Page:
The Algona Upper Des Moines from Algona, Iowa on August 19, 1891 · Page 3
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The Algona Upper Des Moines from Algona, Iowa · Page 3

Algona, Iowa
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Wednesday, August 19, 1891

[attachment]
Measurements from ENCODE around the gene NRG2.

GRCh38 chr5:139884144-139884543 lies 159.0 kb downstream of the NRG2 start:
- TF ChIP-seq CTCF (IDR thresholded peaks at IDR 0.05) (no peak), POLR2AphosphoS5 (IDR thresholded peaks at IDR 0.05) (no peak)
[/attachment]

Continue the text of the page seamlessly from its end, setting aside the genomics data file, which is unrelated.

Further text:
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THE UPPER DES MQINBS, ALGONA, IOWA. WEDNEDAY, AUGUS1 19 V 189L <'«"",? .fffi, S *£. t *- a f v ter ' >Vt m Is '} Jthey Htt*e Become indispensable In Modern War Ship*. Few pretentious ships built within the last five or six years, whether men of war or ocean steamers, are to-day unprovided with the electric light, and the electric light is of inestimable benefit, both below deck and above, to those who go down to the sea in ships. Very great strides have been made of late years in the improvement and use of projectors, or search lights, one; or more of which should certainly be curried by every steamer engaged in ocean traffic. _ Of course it. goes without saymg < that projectors have become practically indispensable in the equipment of modern war ships. Not only are the powerful beams of light which .they furnish, of great assistance in sicnaling and entering difficult harbors at nfeht, but they constitute a very valuable element of defense against torpedo attacks, and even against large vessels. A British naval officer in a paper on the subject of harbor defence, or ships versus forts, recently gave expression to the opinion that less expenditure on big guns and n little more on large search Tights would be distinctly advantageous. He instanced what would be utter bewilderment of the captain of an iron-clad endeavoring tc force a narrow passage at night time in the glare of a half-dozen well-handled projectors. An accidental but very valuable testimony to the value of the search light as a means of defence was given only a month or two ago by the loss in Cherbourg 1 harbor ot the French torpedo-boat "Edmond Fontaine," whose captain was dazzled by the rays of a search light. It is not the intention here, however, to i expatiate particularly on the search J light as an instrument of war on land or at * sea, but more particularly to refer to its value in times of peace, when by its use fearful catastrophies might be prevented or their efforts lessened. The terrible loss of life which occurred recently in Gibral- • tar bay, when the emigrant ship "Utopia was lost, would undoubtedly have been tar greater had it not been for the fact that all the vessels of the British squadron were well provided with search lights. The powerful rajs of light were concentrated on the spot where the ill-fated steamer sank, and the work of rescuing the struggling unfortunates who were battling for life with the angry waters, was carried on as if by daylight. If there had besn no electric light many ot those saved would certainly have been passed by and the death-roll _ would have numbered many more victims than it did. ., , There is no doubt that_ if every large passenger steamer was provided with sev' eral searchlights many dangers would be avoided and the yearly loss of life at sea would be greatly reduced. This statement applies specially to emigrant steamers, in which so many lives are in jeopardy in times of danger. 1t has been recommended that the equipmnnt. of such vessels with search lights should be made compulsory by the governments of the countries under whose flags they sail and at whose ports they touch. In foggy weather the search light forms a fur more reliable indication of a shin's wherea bouts than the gruff tones of the fog-horn or whistle. Thrown ?ip toward the fky the beam is discernable i, at a considerable distance, by the angle L, which it forms with th» surface of thewa- r>: ter, the direction in which the ship is steaming is made plain. Within recent years great improvements have been effected in the construction of projectors. Their efficiency has been increased so that u more powerful light is obtained with, a j^iven current, and the mechanical Dart of lamp has been so much improved that the greatest simplicity in working is obtained. Formerly it was necessary to regulate a projector .by hand, the lamp needing 'continual attention to maintain a good lisht and project it in the desired dira-.tion. Now all this is effected automatically arid a whole battery of searching lights can be mancevered by the captain of the vessel from the bridge or conning tower by simply pressing a key or turning a switch. ' As an instance of the simplicity of a search-light outfit, and the advantageous use to which it can bp put, it is only necessary to look to the navigation of tb° Suez canal. Vessels unprovided with the electric light can hire a complete plant when entering the canal either at Suez or Port Said. The whole arrangement can be sot up in an hour or two and the steamer can then go through, the canal at night. Formerly every ship in the canal had t« lie up to the banks at night and the passage often occupied fifty or sixty hours. Now it is generally made in eighteen or twenty hours _ and on some occasions even quicker time has been made.—Electricity. theron this ticket. Step aboard lively, now." "Never mind, captain. I would have to walk five miles back if I did. I lite over jondar. So long, captain."—Detroit Free Press. MONICA. LOVE STORY OF MODERN DAYS POBTIC .TU STICK. The ISoy had att Atrfdl Tim*, and It Served Them Right. asked find out for ourselves and' give her an il lustration of it tomorrow; but I don' ! "TICKETS, PJYBASE." A .Little Scheme All His Worked. Own And It "Tickets, please;" wild the conductor of a train on a line running out of Detroit,as he entered the car. There was a very general response in the shape of pasteboard until he came to a farmer who was very earnestly looking out of the window, "Tickets, please," said the conductor. The man naid no attention. "I'll take your ticket, if you please." The man looked up at him. "Hain't got any," he answered slowly. "Well, the money then. Where are you going?" ''Hain't pot any money. "Well, then, what are you on here for? If I don't get either money or ticket I must put you off the train." ."You wouldn't stop an express train just to put one man off, now would you?" "Wouldn't I? You'll soon see whether I will or not. Now I want your tipket or the cash without any more fuss." "Nary one." The conductor paused for a moment or two and then called the brakeman. "Now are you going to get off without a fuss, or will we have to throw you off?" The man sigred and said he would go off quietly. When they got out on the plattorm and the conductor had his hand on the bell rope, the passeuger cast his eye over the flying landscape and said: "Ain't .there no way we can fix this "Certainly. Ticket or money." After another look the man shook his head. "Let her go, captain. The conductor pulled the rope. The air brakes scrunched and the train oame to a stop. The man stepped off, and then, 'handing the conductor a bit of pasteboard said: "I don't cheat no railroad company, captain. Here ye are." "Why in thunder didn't you eive me "Father, what is poetic justice? Fred Stanley at the tea-table. "Bless the boy! What put that into his head?' 1 said mother. "Why, there was something about it in our reading lesson today, and when I asked Miss Thompson what it meant, she said we should see how many of us could O i .1 t. f . j I _ _ _ _ i _ _1 ••__•_ 1-_— — — * I 't know to find out unless jou tell me, father." Mr. Stanley looked thoughtful for a moment, and. then smiled as if struck by some amusing recollection. "Poetic justice," he said, is u hind of justice that reaches us through the unforeseen consequences of our unjust acts. I will tell you n little story. Fred, that, I think, will furnish the illustration you are after. "I recall a summer afternoon, a good many years ago, when I was not as large as I am now. Two other boys and myself went blackberrying in a big meadow several miles from home. On our way to the meadow, as we paddled along the dusty highway, we met a stray dog. Ho was a friendless, forlorn-looking creature, and seemed delighted to make up with us, and when we gave him some scraps of bread and meat from our lunch basket, he capered for joy and trotted along at our side as if to say, ''Now, boys, I'm one of you.' We named him Rover, and, boy like, tried to find out how much he knew, and what he could do in the way of tricks; and we soon discovered that he would 'fetch and carry' beautifully. No matter how big the stick or stone, nor how far away we threw it, he -would reach it and drag it buck to us. Fences, ditches, and brambles ho seemed to regard only as so_ many obstacles thrown in his way to try his pluck and endurance, and ho overcame them all. "At length we reached the meadow, and scattered out in quest of blackberries. In my wanderings I discovered a hornets' nest, the largest I ever saw -.and 1 have seen a good many. It was built in a cluster of blackberry vines, and hung low, almost touching the' ground. Moreover, it was at tke foot of a little hill, and as 1 scampered up the latter 1 was met at the summit by Rover, frisking about with a stick in his mouth. 1 don't know why the dog and the hornets' nest should have connected themselves in my "wind, but they did, and a wicked thought was born of the union. '"Rob! \Vill!' I called to the other boys; 'come here; we'll have some fun.' •'They came promptly, and 1 explained my villianous project. I pointed out the hornets' nest, and proposed thai we roll a stone down upon it and send Rover after the stone. 'And, Oh cracky, won't it ba fun to see how astonished he'll be when the hornets come out,' I cried in conclusion. They agreed that, it would be awfully funny. We selected a good-sized, round stone, called Rover's special attention to it, and started it down the hill. When it had a fair start we turner! the do;? loose, and the poor fellow, never suspecting our treachery, started after the stone with a joyous bark. Wfl hud taken good aim,, and as the ground was smooth the stone went true to its mark, and crashed into the hornets' nest just as Rover sprang upon it. In less than a minute the furious insects had swarmed out and settled upon the poor animal. His surprise and dismay fulfilled our anticipations, and we nad just begun to double ourselves up in paroxysms of laughter, when, -with frenzied yelps of agony, .lie came tearing up the hill toward us, followed closely by all tho hornets. " 'Run!' I shouted, and we did run; but the maddened dog ran faster, and dashed into our midst with piteous appeals for help. The hornets settled, like a black, avenging cloud, all over us, and the scene that followed baffles my power of description. We ran, we scratched, we rolled on the ground, and we howled with agony, till the meadows was, for the time being turned into a pandemonium. "I have never known just how long the torture lasted, but I remember it was poor Rover who rose to the emergency, and with superior instinct showed up a way to rid ourselves of our. vindictive assailants. As soon as he realized that we too were in distress, and could give no assistance, he ran blindly to a stream that flowed through the meadow not far away, and pluuged in, dived clear beneath the surface. We followed him, and oply ventured to crawl out from the friendly element when we were assured that the enemy had withdrawn; Then we sat on the bank of the stream and looked at each other dolefully through our swollen, purple eyelids, while the water dripped from our clothing, and a hundred stinging wounds reminded us what excessively funny fun we had been having with Rovor. "Tho poor dog, innocent and free from guile himself, judged us accordingly, and, creeping up' to me, licked my silent, sympathy. Then some .dormant sense of justice asserted itself within me. " 'Boys--,' I said, 'we've had an awful time, but, I tell you what it served us right.' "Neither of them contradicted me, and, rising stiffly, we went slowly homeward with Rover at our heels. "That, my boy," said Mr, Stanley in conclusion, "is a a good instance of poetic justice." LUMBER F1HM PAILS. It Did Business In Kansas and Colorado. CHICAGO, Aug. 14.—The St. John and Marsh company, lumber dealers, made a voluntary assignment today to Morton B. Hull. The company was organized six years ago, and did business in Kansas and Colorado. The value of the assets is 8253,000. They will certainly realize $150,000; liabilities, $146,000. The failure is due to the stringency in the money market and -the fact that the recent failures of the Peters Lumber company and Howell company have made it difficult for lumber men to get accommodations at banks. A.n attorney for the lirm asserts it will pay dollar for dollar if given time. NOT CONPIUMKD. this before? .You can ride five miles far- upon at the next meeting of the directors. Ueport Regarding World's Fair OJUciuls Krront'ous. CAIOAQO, Aug. 14.—The statement yesterday thar the nomination of Mr. Samuels tor chief of the horticultural department and .l)r. Peabody for chief of the bureau of liberal arts, were confirmed all around was erroneous. The national board of control ratified boib, but the executive committee of the local directory referred them to committees. Tuey will be acted OHAFtKR XVt. It Is not n tender voice. It Is not evens gentle or eoMly friendly voice. It !s, when nil is told. :i distinctly nnsry voice, full of possible reproaches nntl \vhement upbraid- in •-'•». Monica, raising her head \vitli extreme HIM-VOIIMIO---S. bus just time to see. Mr. Desmond in the biote Hi-tree above her, before he drops at her feel. "What on earth were you doing «i> there?'' asks she, thinking It wise to adopt the offensive style, so as to b« lirst in I he field, it-din? instinctively that a scolding is coin- hiK and that she deserves it, "Wan-hill!: 7/011,'' returns IIP, sternly, nothing dismayed by her assumption of injured innocence', so her little ruse falls (hroiurh. "A charming occupation, certain,y P says Miss BereslVnl, with lint! dlsjrnst. "1 climbed up into that, tree," says Mr. Desmond, savagely, "niul from il sun- that you ir.ive spent"your entire tl;iy will, that idiot, Hyde." "Do yuu think,'' says ^ llss Uurcslord, with awful calm, "that it was a acnllcnwn- ()/ thing to elimb into that tree, like u horrid school-boy, and spy upon a person?—do I/on?" "I don't," vehemently; "but I wns driven loit. 1 don't cave what is gentlemanly. I don't core," furiously, "what you think of me. 1 only know that my mind is now sitt-lsfltxl about yon, ami that. J know you arc the most abominable Jlirt in the, world, and that, you ought to be ashamed of yourself." "Well, I'm nut," with great self-pos.-,os- sion. "The•more, to your discredit! That only menus thai yon arc bent on doing it again." "1 shall certainly always talk to any man who talks to me.. That is," ciiUingly, "any man who knows how to conduct himself with propriety." "Meaning—I don't, I suppose?" "Certuiiiiy you don't." "Oh, if it comes flint," says Desmond, in tones of the deepest desperation, and as if nothing is left to expect but the deluge, in another moment. And, In effect, it comes. Not, as one hns been taught to expect, in sudden storm, and wind, and lightning, but lirst in soft light drops, and then in a perfect downpour, that bursts niwu them with passionate fury. As they are standing beneath a magnificent bcucli,they get hut a taste of the shower in reality, though Desmond, seeing some hmre drops lying on Monica's thin white gown, feels his heart smile him. "Here, hike this," lie says, roughly, taking off his coat and placing it round her shoulders. "Xo, thank yon." says Miss Beresi'ord, stiffly. "Von must," returns he, and, to his surprise, she makes no further resistance. Perhaps she is cowed by the authority ot! his manner; perhupn she doesn't like the raindrops. Encouraged, however, by her submission to a further daring of fortune, he says, presently,— "Yon might have given Oobbett a turn, 1 think, instead of devoting yourself all day to 1! at egregious ass." "lie prefers talking to llermia. I suppose yon don't want me to go up to people and ask them to bo civil to me?" "Some other fellow, tlit'ii." "Yon would 1m just as jealous of him, whoever he was." "I am not jealous at all," indignantly. "1 only object to your saying one thing to me and another to him." "What is the one thing I say to yon?" Tliis staggers him. "You must find me a very monotonous person if I say only one tiling to you always." "1 haven't found you so." "Then it—whatever it is must be one of tho most eloquent and remarkable speeches upon record. Do tell it to me." "Look here, Monica," says Mr. Desmond, cautiously evading a reply; "what 1 \yantto know is—what you see in Hyde. He is tail, certainly, but he is fat and effeminate, with 'n forehead villainous low.'" "Your own is very low," says Miss Bores- 1'onl. "If I thought it was like Ills, I'd make away with myself. And you listen to all liis stones, and believe them every one. I don't believe a single syllable he says; I never met sue.h a braggi-r. To listen to him, one would think ho had killed every tiger in Bengal. In my opinion, he never even saw one." "lies absents out toujoiirs tort," quotes slio. in a low, significant tone. Tliis is the fmsihing stroke. "Oh!yon defend him," ho says, as savagely almost as one of those wild boasts he has just mentioned. "In your eyes ho is a hero, no doubt, 1 duro say all women see virtue in a man who 'talks as familiarly of roaring lions as maids of thirteen do of puji- ]>y-dogs,"' "I don't think maids of thirteen, as a rule talk much of puppy-dogs. I'm sure Kit doesn't," says Monica, provoklngly, "And really, to do Mr. Kydo justice too, I never :heard him mention a roaring lion. Perhaps yon are thinking of Artemus Ward's lion that goes about 'seeking whom he may devour somebody.'" She smiles in a maddening fashion. "I mn thinking of Kyde," says Do.smond. "1 am thinking, too, how mad I was when I thought you liked me better than him. I did think it, you know; but now the delusion is dispelled. It is plain to me you are infatuated about this follow, who is 'perfumed like a milliner' and hasn't two ideas in his head." . "I can't think where you find all your quotations," says Monica, who is now seriously annoyed; "but I must ask you not to worry me any further about Mr. Hyde." "You are madly in love with him," says Desmond, choking with rage. Upon which Miss Berest'ord loses the last remnant of her patience, and very properly turns her back on him. The rain has ceased, but during its reign has extinguished tho dying sun, which has disappeared far below tho horizon. A great, hush and silence has followed tho petulant burst of storm, and a peace unspeakable lies on all the hind. There is a little glimpse of the ocean far away beyond tho giant fires, and one can see that its waves are calm, and the fishing-boats upon its bosom scarcely rock. The grass' is bending still with the weight of the past rain, and a plaintive dripping from tho trees can bo heard,—a refreshing sound that lessens tho sense of heat, The small birds stir cozily in their nests.and now and then a drowsy note breaks from one or another; a faint mist, white and int'.ingiblo, rises from the hills, spreading from field to sky, until "The ciirlli, with tioavon mingled, in tho slmd- owy twilight Jny, Anil the white hulls beemed like specters la a cloud-luud fur aiv:<y," "Ah 1 you don't like mo to say that," says Desmond, uuiippcased by the beauty of the growing night; "but—-" "Do not say another word," says Monica, imperiously. The moon is rising slowly,— slowly,—and so, by the bye, Is her temper. "I forbid you. Ilc-re." throwing to him his coat; "l think r have before remarked flint the ruin is quite over, t hm sorry. I ever touched anything belonsrins to > on." Desmond haviiii: received the eoat, and put himself into it once mor,-, silence ensues. It does, pr-i-linps, Strike him ns n hopeful siirn that she shows no haste to return home and so rid herself of a presence she has inadvertently declared to be hateful to her, because presently he says, simply, if a little, warmly,— "There is no IHC In onr quarreling like this. I won't eive you up without a further slruirirle, to mi|/man. So \ve nmy »s well have it out now. Do you emv for that— for Kyde?" "If you hnd asked mo that before,—sensibly,— yon might have, avoided mnklii!: an exhibition of yourself mid snyimj many rude things. I don't in the least mind telling you," says Miss Ueresford, coldly, "that! ain't bear him." "Oh, Monlrn ! Is this fn/c?" asks IIP, In an nsiony of hope. "Quite true. Hut yon don't deserve I should say It.'' "My darling! My 'one thins,' bright' In all tills liatef nl world I Oh I" throwinsup his head with an impatient gesture, "I have been so wretched all this evening 1 I have suffered the tortures of tin- " "Now, you innsn't say naughty words," Interrupts she, wlllian adorablesiuile. "You are glad I have forgiven you?" This Is how she puts if, and ho Is only too content to bo friends with her on any terms, to show further fight. "More than glad.' 1 "And yon will promise me never to bo jealous again'.'" Tills Is a bitter pill, considering his former declaration that jealousy and he had nothing to do with each other; but lie swallows It bravely. "Never. And you—you will never again give me cause, darling, will you 1 ."' "1 gave yon no cause now." Miys the darling, shaking her pretty bend obstinately. And he doesn't .dare contradict her. "You behaved really badly," she goes on, reproachfully, "and atsili-h a lime, loo,—just, when 1 was dying to tell yon xiie/i good news." "Good 1 . 1 —your mints—" eagerly, "havere- lented—they " "Oh, no! oh. il':iir, no!" MI.VS Miss Beres- 1'ord. "They are harder limn ever against you. Adamant Is a N/»I»!/'' In comparison witli them. It isn't that; hut Madame O'Connor has asked me to go and slay with her next Monday for a we'-kl—I here, I" "And nu' loo?" "N—o. Aunt I'rlseillii made il a condition with regard to my goim: that you shouldn't be there." "Tho • And .Madame O'Connor gave in to sueii abominable, tyranny?'' "Without a murmur.'' "1 thought she had a above that, sort of thing," says Mr. Desmond, with disgust. "Diittiioyiiri- all alike." "Who 1 . 1 - -women'. 1 " "Yes." "Von menu lo tell niv thai 1 am like Aunt Prise-ilia and Madame O'Connor'. 1 " "Old women, 1 mean," with anxious haste, seeing :i cloud deseondlm: upon I In- brow of his beloved. "Oh I" "And, after all, il i« food news," says Brian, brightening, "bivu.ixs though I can't stop In the house for a week, still there U nothing to prevent my riding ovei there every on; 1 of the, seven days," '•'nnit's just what I thought," says Monica, ingenuously, with a sweet little blush. "All! yon svishod for nit. 1 , then'. 1 '' She refuses to answer this in any move direct manner that her eyes afford, but says, ipiii'.kly, doubtfully,— "It won't be dec.civiivr Aunt I'rl.M-ilhi. your coming there to visit, will H? She must know she cannot- compel Madame O'Connor to forbid you the house. And she knows perfectly you are an intimate friend of hers." "Of course she does. She is a regular old tyrant.,—a Bluebeard In petticoats; but " "No, no; you must nol: abuse her,' 1 says Monica; so he becomes silent. She is sliiiiding very close to the trunk of the old beech, hall! leaning against it upon one arm which is slightly raised. She has no gloves, but long white mittens that reach above her elbow to where the sleeves of her gown join them. Through the little holes in tho pattern of these kindly mittens her white arms can be seen gleaming like snow beneath the faint rays of the early moon. With one hand she is playing some Imaginary nir upon the tree's bark. As she so plays, tiny sparkles from her rings attract his notice. "Those live-little rings," says Dusmond, idly, "always remind me of the live little pigs that went lo market,—I don't know why." "They didn't all go to market," demurely. "One of them, I Know, stayed at home." ".So he did. I remember now. Somehow it miikes me feel like a boy again." "Then, according to J loud, yon must bo nearer heaven than you were a moment ago." "I couldn't! 1 ' says Desmond, turning, and looking Into her beautiful eyes. "My heaven has been near me for the last half-hour." If he had said hour he would have been closer to the truth. A soft, lovely crimson creeps Into her cheeks, and her eyes fall before his for a moment. Then she laughs,—a gay, mirthful laugh, that somehow puts sentiments to (light. "Go on about your little pigs," she says, glancing at him witli coquettish mirth. "A bout your rings, you mean. I never look at them that I don't begin this sort of thing." Here, seeing an excellent opportunity for it, betakes her hand in his. "This little turquoise went to market, this little pearl stayed at home, this little emerald got some—er—cheese " "No, it wasn't," hastily. "It was roast beef." "So it was. Better than cheese, any day. How stupid of me I I might havo known an emerald—I mean, a pig—wouldn't like cheese." •"I don't suppose it would like roast beef a bit better," says Monica; and then her lips part, and she bursts into a merry laugh at the absurdity of the thing. Shu is such a child still that she linds the keenest enjoyment in it. "Never mind," with dignity, "and permit me to tell you, Miss Berest'ord, that open ridicule is rude. To continue; tills little pearl got none, and this little plain gold ring got—he got—what on earth did the little plain gold pig—I mean, ring—-get?" "Nothlny. Just what you ought to get for such a badly-told story. Ho only cried, 'Wee.'" "Oh, no, indeed. Ho slm'n'l cry at all. I won't have tears connected with you hi any way." She glances up at him with eyes half shy, and pleased, and with the prettiest dawning smiles upon her lips. lie clasps the slender fingers closer, as though loath to part with them, and yet his talu has come to a climax. "If I have told my story so badly, perhaps i had bi-tier toll it all over again," ho says, with a base assumption of virtuous regret. "No. I would not give you that trouble for thu world," t>hosa>s, mischievously,uud then the dawning smile widen*, brlj "' into something indescribable, but perl "Oh, Monlai, I do think you are tag ebttiliufou euilh," $uyulh,e with hiiddou fervid passlo.u; once, nnci lor tlie nrst time, lie puts one ms nnns inipuNively :ind draws her to him. She ,.„!,,fs,—still smilin -. however,--mid, after u brief hesitation, innves slowly but decidedly b:ick from hint. ""Yon don't l«lti* me lotnncli \on.doyou?" asks he. rather hurl. "No. nn. imleeit!" himietlly. "Only " "Only what, darllna?" "1 hiir.ll> know what," she answers, look- In.e bewildered. "Terhapi because it is all so strange. Why should yon love me better limn any one'.'-nnd vet yon do," an .lonsly, "don't you?" The Iiiiiiu'cntly-expivsHed anxiety makes his heart irhul. "I adore yon," he says, fervently; and then, "Did no one ever place his arm round yon Jx'/orc, Monica?" He limls a difficulty in even asking this. "Oh, no," with intense surprise nttheques- tlon, mid a soft, quick trlance that Is almost shinned. "1 never had a lover In my life until 1 met yon. No one except yon ever told mo I was pretty. The fust time you said it 1 went homo (when 1 was out of your sight," reddening, "I ran all the rest of the way) and looked at myself hi tho glass. Then," naively, "I knew you were right. Still 1 hurt my doubts; so I called Kit and told her about It; and she," laughing, "said yon were evidently u person of great discrimination, sol supposed she agreed with yon." "She could hardly do otherwise." "Yet, sometimes," says Monica, with hesitation, and with » downeasi face, "I have thought it was all mere fancy with you, mid that you don't love me raill-l/."' "My sweetheart, what a cruel thing to say to me!" "Hut see how you scold me! Only now," nervously plucking little bits of bark from the tree, "yon accused meof dreadful things. Yes, sometimes 1 doubt yon." "1 wonder when- 1 leave room for doubt? Yet. 1 must convince yon. What shall I swear by, then?" he asks, half laughing; "the chaMe Diana np above—(lie lovers' friend—is in full ulory to-ni^ht; shall I swear by her?" "Oil, swciir not by the moon, the inconstant 1111:011, lest that thy love prove likewise variable," quotes she, archly; "and yet," with a sudden change of mood, and a certain sweet gravity, "1 do not mistrust you." She leans slightly toward him, and, unasked, gives her hand Into Ills keeping once again. She is full of pretty tender ways and womanly tricks, and as for the best time for displaying them, for this she lias a. natural talent. Desmond, clasping her hand, looks at her keenly. Ills whole heart is In his eyes. "Tell me that you love me," he says, In a low, unsteady voice. "How ean I? I don't know. I'm not sure," she says, falterlniily; "and," shrinking a lilt le from him, "II is liTowing very late. See bow the moon has risen above the lirs. 1 ninsl no home," "Tell in;- yon love me first." "I 7»us/ not love you; yon know that." "But if,you m:u;hl, you could?" "Ye.—es'." "Then 1 defy all difficulties,—mints, and friends, ami lovers. 1 shall win yon In the teelh of all barriers, and in spite of all opposition. And now K<> home, iny heart's de- diillght, my best hclyved. 1 havo this assurance from you, that your lips have given me, and it. makes me, confident of victory." "Hut if yon fail," she begins, nervously; bnl, he will not lisl.'ii lo her. "There is no such word," he says gayly. "Or, If there is, I never learnt It. Goodnight, my love." "Goud-night," A little frightened by his iMippy vehemence, she stands well away from him, and holds oul her hands in farewell. Taking them, he opens llii'.m gently and presses an impassioned kiss on each little pink-tinged palm. With a courteous reverence for her evident .shyness, ho then releases her, and, raising his hat, stands motionless until she has sprung down tho bank and so reached the Moync fields again. Then she turns and waves him a second and last good-night. Hetnrning the salute, he replaces his lull, on his head, and, Ihrusl- ins bis hands deep in his pockets, turns toward Coole-.and dinner. He Is somewhat late for the. latter, but Ihis troubles him little, so set is his mind upon the girl who has just left him. Surely she Is hard to win, and therefore— h ,10 desirable,! "The women of Ireland," says tin ancient chronicler, "are the coyest, the most coquettish, yet. withal the coldest and vlrUiousest women on earth." Yet, allowing all Ihis, given time and opportunity, they may be safely wooed. What Mr. Desmond complains of bitterly, in his homeward musings to-night, is the fact that to him neither lime nor opportunity is afforded. "She is a woman, therefore to be won;" but how is his courtshlpto be sped, if thorns are to bi.'scl his path on every side, and if persistent imilicu blocks ids way lo tho feet of her whom he adores? He reaches home in an unenviable frame of mind, and is thoroughly unsociable to Owen Kelly and the old Squire all theeven- IllK. Next morning sees him in tho same mood; and, Indeed, it is about this I him he takes to imagining his little love as being a hapless prisoner in the hands ot two cruel ogres (1 am afraid he really does not apply tho term "()!• res" to (lie two old ladies of Moyne), and finds a special melancholy pleasure in depicting her as'a lovely captive/condemned to solitary eonliir'mont and dieted upon bread and water. To regard the Misses Blake in tho light either of ogres or witches required some talent; but Mr. Desmond, at this period of his love-affair, managed it. me, ;ii.u, Win oe nincn nnpplef." "f'fiimice is uood for the smtl, 1 shall stay here," says Desmond. "If we mean to itet up tableaux, we cer- ;;iinly oiuht to set about them atonce,"say3 Hermia Herrick Indolently. "There doesn't seem to b.; any work In uiybudy." says Oii;a, in despair. '•Try me," say* Lord Itossmoyne, bend- ina; over her ch'iir. lie has only just come, anil his arrival has been unannounced. "Ah! tlxtnk : uiu!" —with ;i brilliant smile. "Now you i/o look like bushiest." 11 i> Monday, and fmir o'clock. Aphyo- iiilllies;' lyini basking in the sunshine Is look* iuii iis loveliest.- which is saying a great .leal. The heal is so intense on this sweet July da\ that i-vtTV one has deserted the IIIMIXP and point! out to find some air,—a difficulty. They have tried the grass terraces, in vain, and now have congregated beneath a giant fir. and nre, comparatively <p.-liking, rnnl. .lust tic fore luncheon Madame O'Connor broiikihl Monica home In triumph witli her from Mo> uc, to Mini Desmond, handsome ind happy, on her door-«tcp, waiting with valm ei'lainly an invitation !•> that inenl. lie 1:0! II. mid one to dinner likewise. "\Ve lm\e sei our hem Is on tableaux, but 11 is NO difficult to think of any scene fresh mid unhaclviieji d," says Olirn, .na/.im; pbiin- tiviy Into Lord l!nssinmlie's sympathetic face. "Don't L'ive away," siys Mr. Kelly, tenderly. "It miisl he a poor Intellect that coiildrr't rise superior to such a demand as thai. Given one minute, 1 believe even I could produce an Idea as novel as It would be brilliant." "Yuu shall have your minute," says Olga, pulling out her watch. "Now lie-in " "Time's up," she says, presently, when »ixly seconds have honestly expired. "You miirlit have said that thirty -econds MHO. and 1 should not, have objected," says Mr. K -lly. with an assured smile. "And your idea." '"/'/ii- //iif/wini/N.'" Need 1 sa\ I. nl every one is exceedingly mmry; "Kvcr heard it before?" asks Mr. Kelly, with iurirri"<slvii Insolence; which qui-slion, belnir considered as addinir insult to injury, is treated w'.l i ••Ih-ni contempt, To bo continued. CAKNTVoTtOUS PAHUOTS. CIIAPTHIl XVII. "I wish yon would all attend," says Olga Bohun, just a littlo impatiently, looking round upon the assembled group, with brow uplifted and the point of a pencil thrust between her rose-red lips. "Thrice-blessed pencil I" murmurs Mr. Kelly, in nvury stage whisper. "Man Is the superior being.yet ho would not be permitted lo occupy so exalted a position. Are you a stone, Koiuiyne, that you can regard the situation with such an Insensate facj?" Mr. Itonayne is at this moment gazing at Mrs. Bohun with all his heart In his eyes. He starts and colors. "I cannot help thinking of that dear little song about the innocent daisy," goes on Mr. Kelly, with a rapt expression. "But I'd 'choose to bo a pencil, if J might be a llower!'" "Now ct'i let us decide upon something," says Olgu, taking no heed of this sally, and frowning the smile that is lighting for mastery. "Yes; now you are all to decide upon something at once," says Mr. Kelly, gloom- ly. "There is a difficulty about tho right way to begin it, but it must budouo; Mrs. Bohun says so. There is to be. no deception. I shall say one, two, three, and away, and then every one must havo decided; the defaulter will be spurned from the gates. Now I one, two-—Desmond," sternly, "you lire not deciding!" "I am, indeed," says Desmond, most UUT truthfully. He Is lying on tho grass playing Idly \vj|b,;: ' i ,4»«rl<.'i'V>4yfi4 [mwaoj They Fount on tho Fill of Sheep, til nil I,«»TO Thorn to Ulo. llnrpcr'e Mngiizluo. The ken, or mountain-parrot, of New Zealand, a greenieh-brown_ bird, formerly as harmless as others of his class, has developed a carnivorous habit us fastidious tut that of epicures. It used io feed on tho berries tlwtfjrow luxuriantly on the hills, but, it has changed that simple diet since tho multiplication of sheep; perhaps fires, too, nnido the natural food scarce. It now tnkea a terrible revenue on its unconscious enemy. Fastening itself on_ tho buck of: n poor sheep, perhaps stuck in a snow-drift, and savagely tearing away Wool, skin, and flofih, it plunges its powerful beak into tho kidney fat, which it devours, and then leaving one victim to die in agony, goes off in search of another. Though it in as difficult to feel individual nffectioii for sheep-where they are slaughtered by millions us it would bu to care for hogs in Chicago, the most, unsentimental shepherd cannot refrain from pitying one of his own Hock that ho finds in such a condition, and from invoking maledictions on tho whole race of koas. How they found out tho kidney fat was such a delicacy can only bo conjectured—perhaps in the sumo indirect manner in which Charles Lamb's Chinairan discovered that young roast pig was good; a kea saw a sheep devouring his regular supply _of food, and defending his property with what bonk and claws ho had, nis tongue came in contact accidentally with kidney fat. From that moment the satisfaction of appetite and the gratification of vendetta were united. UKVOIjUTlONl/lXG COMMI5HCB. Thii LiitttHt Hlylo of Ship lor Coinmurcliil J'lirjIOHUH. The whiilelmck is tho coming boat for commercial purpones. Of that I am certain." Captain Alexander McDongal, the Scotchman, who, during the past four years, has labored for tho whaleback as tho commercial currier of the world, thus enthusiastically addressed a reporter tho other night. "Tho mills of our company," he went on, "will bo completed in not more than two months' time, and then we will at once begin the building of several 'whulebacks,' which will do service on tho Atlantic. The trip of our first 'whale- back,' the Charles \V. Wotmoro, from Du> luth, Minn., I believe has demonstrated tho worth of tho idea, and I expect that in time tho boat will be tho one which will be used entirely for commercial purposes. Wo will also construct a 'wlwlobuck' steamship, which will bo in use during the World's fair, and, in fact, the work has already begun on it. She is to be 450 feet long, and wo will so arrange her that she carry, without diflienlty, 2,000 passengers. The grout lakes," said tho veteran captain, "1 prophecy, will he the future shipyards whore Atlantic liners will be built." The "whalolmck" is a cigar-shaped boat, with decks covered, and thus it is rendered impossible for her to ship seas in rough weather, us is a usual occurrence with other vessels where the cargo is frequently destroyed. The Wet more, the first of the whulebacks, was built on the lakes and arrived at Liverpool on July2lst with 85,000 bushels of grain. On her arrival at Liverpool she was visited by hundred of experts in tho art of nuvul construction, and by thousands of others who were glad to pay an admission fee in order that they might inspect her. It is the intention of Captain McDougal that they will carry large cargoes of frieght througti the lakes and across the Atlantic. According to the re* ports tho Wetniore had much _ heavy weather and she acted better in it than the ordinary steamers do, owing to her peculiar make. Captain McDougal was much grieved to learn of the death on last Thursday of Captain Saunders, who took her across and who expired suddenly o:' heart disease in his cabin. The vessel so- cured a new captain, and on Friday she left for New York with a huge cirgo of machinery. Captain McDjugal saiu that he could not at present state anything about the plans for the building of "whale- backs" for the passenger traffic. THE SUt'l'LY FAILING. Artificial Gas to Take the Place of Natural. CHICAGO, Aug. 14.—The Ohio FuplGas company, with an authorized capital of $5,000,000, was incorporated at (Spring- Beld, IIU M today. TmoMoP G. Nail, (if this city, who jjt at, the head of tlje wells in